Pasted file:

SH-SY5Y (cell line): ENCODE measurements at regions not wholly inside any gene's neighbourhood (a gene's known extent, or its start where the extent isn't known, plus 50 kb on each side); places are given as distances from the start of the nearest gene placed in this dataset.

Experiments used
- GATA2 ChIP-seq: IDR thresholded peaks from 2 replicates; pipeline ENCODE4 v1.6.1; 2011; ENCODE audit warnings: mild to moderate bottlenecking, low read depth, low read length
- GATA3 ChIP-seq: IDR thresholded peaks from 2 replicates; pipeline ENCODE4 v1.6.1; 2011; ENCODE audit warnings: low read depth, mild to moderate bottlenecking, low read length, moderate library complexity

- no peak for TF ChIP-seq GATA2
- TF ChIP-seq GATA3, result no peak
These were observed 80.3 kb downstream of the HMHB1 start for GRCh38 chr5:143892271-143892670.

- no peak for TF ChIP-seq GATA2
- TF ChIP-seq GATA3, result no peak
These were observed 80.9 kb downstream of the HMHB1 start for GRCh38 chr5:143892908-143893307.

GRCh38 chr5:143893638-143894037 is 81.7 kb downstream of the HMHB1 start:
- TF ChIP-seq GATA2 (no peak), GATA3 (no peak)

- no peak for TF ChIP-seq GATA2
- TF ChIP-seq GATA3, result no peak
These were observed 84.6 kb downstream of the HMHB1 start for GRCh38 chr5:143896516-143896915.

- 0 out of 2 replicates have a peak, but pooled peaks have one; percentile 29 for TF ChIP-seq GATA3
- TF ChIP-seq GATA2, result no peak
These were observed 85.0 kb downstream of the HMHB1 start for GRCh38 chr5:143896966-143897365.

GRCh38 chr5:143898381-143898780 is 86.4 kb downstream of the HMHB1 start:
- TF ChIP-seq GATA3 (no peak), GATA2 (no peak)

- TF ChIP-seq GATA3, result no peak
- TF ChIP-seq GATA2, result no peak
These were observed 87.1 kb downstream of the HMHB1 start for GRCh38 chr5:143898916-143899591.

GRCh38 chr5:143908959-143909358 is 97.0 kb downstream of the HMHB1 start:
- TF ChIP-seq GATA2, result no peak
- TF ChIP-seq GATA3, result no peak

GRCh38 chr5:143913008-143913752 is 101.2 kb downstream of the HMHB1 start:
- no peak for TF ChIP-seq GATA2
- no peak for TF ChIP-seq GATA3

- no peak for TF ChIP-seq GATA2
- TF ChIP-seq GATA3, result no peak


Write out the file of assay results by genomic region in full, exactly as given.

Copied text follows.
SH-SY5Y (cell line): ENCODE measurements at regions not wholly inside any gene's neighbourhood (a gene's known extent, or its start where the extent isn't known, plus 50 kb on each side); places are given as distances from the start of the nearest gene placed in this dataset.

Experiments used
- GATA2 ChIP-seq: IDR thresholded peaks from 2 replicates; pipeline ENCODE4 v1.6.1; 2011; ENCODE audit warnings: mild to moderate bottlenecking, low read depth, low read length
- GATA3 ChIP-seq: IDR thresholded peaks from 2 replicates; pipeline ENCODE4 v1.6.1; 2011; ENCODE audit warnings: low read depth, mild to moderate bottlenecking, low read length, moderate library complexity

- no peak for TF ChIP-seq GATA2
- TF ChIP-seq GATA3, result no peak
These were observed 80.3 kb downstream of the HMHB1 start for GRCh38 chr5:143892271-143892670.

- no peak for TF ChIP-seq GATA2
- TF ChIP-seq GATA3, result no peak
These were observed 80.9 kb downstream of the HMHB1 start for GRCh38 chr5:143892908-143893307.

GRCh38 chr5:143893638-143894037 is 81.7 kb downstream of the HMHB1 start:
- TF ChIP-seq GATA2 (no peak), GATA3 (no peak)

- no peak for TF ChIP-seq GATA2
- TF ChIP-seq GATA3, result no peak
These were observed 84.6 kb downstream of the HMHB1 start for GRCh38 chr5:143896516-143896915.

- 0 out of 2 replicates have a peak, but pooled peaks have one; percentile 29 for TF ChIP-seq GATA3
- TF ChIP-seq GATA2, result no peak
These were observed 85.0 kb downstream of the HMHB1 start for GRCh38 chr5:143896966-143897365.

GRCh38 chr5:143898381-143898780 is 86.4 kb downstream of the HMHB1 start:
- TF ChIP-seq GATA3 (no peak), GATA2 (no peak)

- TF ChIP-seq GATA3, result no peak
- TF ChIP-seq GATA2, result no peak
These were observed 87.1 kb downstream of the HMHB1 start for GRCh38 chr5:143898916-143899591.

GRCh38 chr5:143908959-143909358 is 97.0 kb downstream of the HMHB1 start:
- TF ChIP-seq GATA2, result no peak
- TF ChIP-seq GATA3, result no peak

GRCh38 chr5:143913008-143913752 is 101.2 kb downstream of the HMHB1 start:
- no peak for TF ChIP-seq GATA2
- no peak for TF ChIP-seq GATA3

- no peak for TF ChIP-seq GATA2
- TF ChIP-seq GATA3, result no peak